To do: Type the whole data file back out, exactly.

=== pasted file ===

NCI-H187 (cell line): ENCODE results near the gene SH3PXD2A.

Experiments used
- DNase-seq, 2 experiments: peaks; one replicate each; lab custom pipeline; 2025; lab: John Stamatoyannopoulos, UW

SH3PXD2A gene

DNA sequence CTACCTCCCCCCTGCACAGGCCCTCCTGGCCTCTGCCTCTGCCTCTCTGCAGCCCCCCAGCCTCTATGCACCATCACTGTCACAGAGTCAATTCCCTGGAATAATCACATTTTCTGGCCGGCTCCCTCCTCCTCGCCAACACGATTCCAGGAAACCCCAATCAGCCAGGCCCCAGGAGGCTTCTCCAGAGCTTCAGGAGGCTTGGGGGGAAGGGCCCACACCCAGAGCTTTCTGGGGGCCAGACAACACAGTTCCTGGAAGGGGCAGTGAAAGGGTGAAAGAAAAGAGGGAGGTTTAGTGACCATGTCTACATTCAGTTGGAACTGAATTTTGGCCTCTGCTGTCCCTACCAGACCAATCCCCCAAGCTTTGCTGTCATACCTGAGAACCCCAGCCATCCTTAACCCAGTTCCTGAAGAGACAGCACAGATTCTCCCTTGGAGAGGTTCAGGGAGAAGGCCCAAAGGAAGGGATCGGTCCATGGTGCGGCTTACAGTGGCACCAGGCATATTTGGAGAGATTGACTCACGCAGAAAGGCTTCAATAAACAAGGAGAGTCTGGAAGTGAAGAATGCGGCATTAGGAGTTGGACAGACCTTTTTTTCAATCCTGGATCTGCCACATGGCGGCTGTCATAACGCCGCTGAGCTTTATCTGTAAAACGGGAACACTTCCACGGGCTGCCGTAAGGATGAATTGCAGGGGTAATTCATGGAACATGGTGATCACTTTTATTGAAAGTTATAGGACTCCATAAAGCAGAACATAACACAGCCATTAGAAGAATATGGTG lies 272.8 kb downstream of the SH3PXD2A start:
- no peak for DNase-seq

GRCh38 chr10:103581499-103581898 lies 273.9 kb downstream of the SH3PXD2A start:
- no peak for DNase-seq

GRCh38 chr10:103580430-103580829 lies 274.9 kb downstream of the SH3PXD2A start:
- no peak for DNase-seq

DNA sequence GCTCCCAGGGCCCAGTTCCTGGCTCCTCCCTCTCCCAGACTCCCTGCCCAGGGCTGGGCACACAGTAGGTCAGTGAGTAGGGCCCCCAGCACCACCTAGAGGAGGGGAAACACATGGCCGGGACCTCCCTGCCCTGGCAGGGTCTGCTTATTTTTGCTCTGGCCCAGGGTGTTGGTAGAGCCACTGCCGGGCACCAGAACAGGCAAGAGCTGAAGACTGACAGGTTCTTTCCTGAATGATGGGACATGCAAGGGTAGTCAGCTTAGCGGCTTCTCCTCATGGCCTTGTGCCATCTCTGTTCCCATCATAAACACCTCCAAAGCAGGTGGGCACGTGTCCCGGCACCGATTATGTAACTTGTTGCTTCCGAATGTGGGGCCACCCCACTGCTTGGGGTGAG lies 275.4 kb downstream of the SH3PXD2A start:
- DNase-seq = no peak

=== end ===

NCI-H187 (cell line): ENCODE results near the gene SH3PXD2A.

Experiments used
- DNase-seq, 2 experiments: peaks; one replicate each; lab custom pipeline; 2025; lab: John Stamatoyannopoulos, UW

SH3PXD2A gene

DNA sequence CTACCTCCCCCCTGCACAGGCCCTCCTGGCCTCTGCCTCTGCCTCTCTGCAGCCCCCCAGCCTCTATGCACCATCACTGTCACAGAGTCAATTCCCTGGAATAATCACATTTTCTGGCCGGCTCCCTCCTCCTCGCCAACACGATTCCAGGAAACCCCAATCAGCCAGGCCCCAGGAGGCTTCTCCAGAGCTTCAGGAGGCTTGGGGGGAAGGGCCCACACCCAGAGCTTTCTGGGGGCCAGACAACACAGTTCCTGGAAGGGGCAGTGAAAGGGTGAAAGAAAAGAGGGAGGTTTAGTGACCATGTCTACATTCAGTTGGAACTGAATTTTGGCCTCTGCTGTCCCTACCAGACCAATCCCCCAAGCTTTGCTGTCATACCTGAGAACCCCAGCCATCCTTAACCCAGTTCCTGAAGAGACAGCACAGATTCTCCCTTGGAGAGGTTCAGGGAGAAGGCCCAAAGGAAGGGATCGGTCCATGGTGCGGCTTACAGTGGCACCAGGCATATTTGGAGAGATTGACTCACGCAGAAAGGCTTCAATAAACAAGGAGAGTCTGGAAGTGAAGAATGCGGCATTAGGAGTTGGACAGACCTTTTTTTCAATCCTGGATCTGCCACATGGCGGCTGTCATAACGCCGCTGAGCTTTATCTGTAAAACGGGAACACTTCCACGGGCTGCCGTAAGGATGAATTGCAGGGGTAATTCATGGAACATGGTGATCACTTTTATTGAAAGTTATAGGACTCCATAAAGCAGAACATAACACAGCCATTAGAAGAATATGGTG lies 272.8 kb downstream of the SH3PXD2A start:
- no peak for DNase-seq

GRCh38 chr10:103581499-103581898 lies 273.9 kb downstream of the SH3PXD2A start:
- no peak for DNase-seq

GRCh38 chr10:103580430-103580829 lies 274.9 kb downstream of the SH3PXD2A start:
- no peak for DNase-seq

DNA sequence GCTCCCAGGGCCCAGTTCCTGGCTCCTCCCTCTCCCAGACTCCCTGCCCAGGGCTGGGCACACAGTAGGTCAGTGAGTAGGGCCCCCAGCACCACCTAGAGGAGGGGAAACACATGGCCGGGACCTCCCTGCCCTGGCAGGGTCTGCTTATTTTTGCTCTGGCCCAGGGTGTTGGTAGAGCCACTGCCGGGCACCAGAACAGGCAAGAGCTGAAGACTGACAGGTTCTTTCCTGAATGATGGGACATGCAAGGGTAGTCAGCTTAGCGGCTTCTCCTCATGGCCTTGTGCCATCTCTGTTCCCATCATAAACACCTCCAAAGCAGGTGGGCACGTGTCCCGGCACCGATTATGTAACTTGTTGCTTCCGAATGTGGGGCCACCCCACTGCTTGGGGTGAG lies 275.4 kb downstream of the SH3PXD2A start:
- DNase-seq = no peak